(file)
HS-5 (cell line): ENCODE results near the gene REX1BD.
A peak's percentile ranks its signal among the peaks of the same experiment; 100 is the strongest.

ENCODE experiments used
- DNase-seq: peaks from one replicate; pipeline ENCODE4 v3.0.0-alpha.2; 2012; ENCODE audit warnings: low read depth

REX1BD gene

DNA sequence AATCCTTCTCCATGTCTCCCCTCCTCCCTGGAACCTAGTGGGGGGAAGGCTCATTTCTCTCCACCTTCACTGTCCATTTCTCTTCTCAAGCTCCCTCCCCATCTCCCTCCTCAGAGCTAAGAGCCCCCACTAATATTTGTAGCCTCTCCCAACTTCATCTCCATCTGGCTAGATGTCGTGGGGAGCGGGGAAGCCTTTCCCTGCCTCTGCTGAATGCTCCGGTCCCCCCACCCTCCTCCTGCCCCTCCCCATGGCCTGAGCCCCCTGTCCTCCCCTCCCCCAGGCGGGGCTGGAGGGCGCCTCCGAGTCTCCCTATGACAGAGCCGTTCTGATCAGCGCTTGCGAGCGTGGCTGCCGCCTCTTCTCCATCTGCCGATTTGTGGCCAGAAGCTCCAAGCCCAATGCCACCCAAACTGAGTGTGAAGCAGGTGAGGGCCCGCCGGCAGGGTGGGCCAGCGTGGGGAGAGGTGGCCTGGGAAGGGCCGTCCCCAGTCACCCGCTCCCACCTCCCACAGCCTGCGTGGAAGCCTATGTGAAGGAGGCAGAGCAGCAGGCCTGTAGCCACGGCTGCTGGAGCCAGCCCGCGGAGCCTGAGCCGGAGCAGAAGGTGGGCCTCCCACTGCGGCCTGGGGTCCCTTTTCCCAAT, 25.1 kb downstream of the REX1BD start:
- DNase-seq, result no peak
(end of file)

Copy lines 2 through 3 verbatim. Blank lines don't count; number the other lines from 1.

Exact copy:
A peak's percentile ranks its signal among the peaks of the same experiment; 100 is the strongest.

ENCODE experiments used